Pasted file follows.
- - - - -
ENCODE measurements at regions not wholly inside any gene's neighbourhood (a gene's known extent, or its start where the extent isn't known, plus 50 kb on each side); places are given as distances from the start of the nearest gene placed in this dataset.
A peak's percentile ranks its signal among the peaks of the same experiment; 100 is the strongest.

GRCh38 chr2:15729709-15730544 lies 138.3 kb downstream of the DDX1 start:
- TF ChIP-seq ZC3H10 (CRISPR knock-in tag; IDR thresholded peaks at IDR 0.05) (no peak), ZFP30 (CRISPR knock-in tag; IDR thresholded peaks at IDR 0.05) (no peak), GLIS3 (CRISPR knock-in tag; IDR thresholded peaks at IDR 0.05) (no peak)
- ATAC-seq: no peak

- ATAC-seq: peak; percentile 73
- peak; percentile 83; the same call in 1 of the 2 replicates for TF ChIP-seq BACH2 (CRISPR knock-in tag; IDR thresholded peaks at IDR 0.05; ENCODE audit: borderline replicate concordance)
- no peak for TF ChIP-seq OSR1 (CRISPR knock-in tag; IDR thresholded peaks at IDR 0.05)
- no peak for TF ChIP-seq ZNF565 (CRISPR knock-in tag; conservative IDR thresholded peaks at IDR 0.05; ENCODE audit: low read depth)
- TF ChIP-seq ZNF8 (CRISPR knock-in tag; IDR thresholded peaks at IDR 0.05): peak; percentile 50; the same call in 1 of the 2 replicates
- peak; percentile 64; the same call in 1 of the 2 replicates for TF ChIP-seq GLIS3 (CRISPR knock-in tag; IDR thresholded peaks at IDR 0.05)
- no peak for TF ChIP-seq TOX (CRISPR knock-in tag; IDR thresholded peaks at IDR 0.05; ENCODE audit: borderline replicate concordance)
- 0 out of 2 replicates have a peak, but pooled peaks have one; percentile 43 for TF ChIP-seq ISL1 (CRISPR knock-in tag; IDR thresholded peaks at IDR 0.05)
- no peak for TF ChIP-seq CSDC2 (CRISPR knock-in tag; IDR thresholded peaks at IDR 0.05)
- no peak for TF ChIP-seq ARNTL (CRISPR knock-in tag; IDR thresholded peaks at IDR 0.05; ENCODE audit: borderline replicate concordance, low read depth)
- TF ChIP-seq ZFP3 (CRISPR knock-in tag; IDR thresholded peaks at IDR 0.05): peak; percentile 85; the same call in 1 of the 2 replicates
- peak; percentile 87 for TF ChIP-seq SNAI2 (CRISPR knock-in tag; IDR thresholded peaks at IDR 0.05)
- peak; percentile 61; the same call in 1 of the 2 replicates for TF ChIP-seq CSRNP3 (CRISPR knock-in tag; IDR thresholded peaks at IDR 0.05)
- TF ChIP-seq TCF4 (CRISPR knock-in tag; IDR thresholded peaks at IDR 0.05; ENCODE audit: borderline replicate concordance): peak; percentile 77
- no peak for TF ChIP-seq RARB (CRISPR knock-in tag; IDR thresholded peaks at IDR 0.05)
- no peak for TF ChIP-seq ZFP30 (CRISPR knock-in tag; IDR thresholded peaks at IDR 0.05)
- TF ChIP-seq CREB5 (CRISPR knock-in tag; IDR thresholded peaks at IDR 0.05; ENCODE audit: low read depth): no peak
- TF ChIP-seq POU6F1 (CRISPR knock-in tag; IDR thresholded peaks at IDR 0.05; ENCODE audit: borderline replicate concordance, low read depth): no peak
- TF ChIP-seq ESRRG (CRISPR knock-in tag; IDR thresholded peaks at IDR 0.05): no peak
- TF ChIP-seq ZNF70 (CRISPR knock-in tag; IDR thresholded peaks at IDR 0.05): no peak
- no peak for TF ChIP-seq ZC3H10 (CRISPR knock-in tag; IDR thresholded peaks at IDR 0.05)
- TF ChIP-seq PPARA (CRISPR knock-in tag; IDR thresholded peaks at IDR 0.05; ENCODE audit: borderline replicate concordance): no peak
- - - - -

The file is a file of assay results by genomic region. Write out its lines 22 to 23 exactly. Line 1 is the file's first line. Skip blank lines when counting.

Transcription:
- TF ChIP-seq CREB5 (CRISPR knock-in tag; IDR thresholded peaks at IDR 0.05; ENCODE audit: low read depth): no peak
- TF ChIP-seq POU6F1 (CRISPR knock-in tag; IDR thresholded peaks at IDR 0.05; ENCODE audit: borderline replicate concordance, low read depth): no peak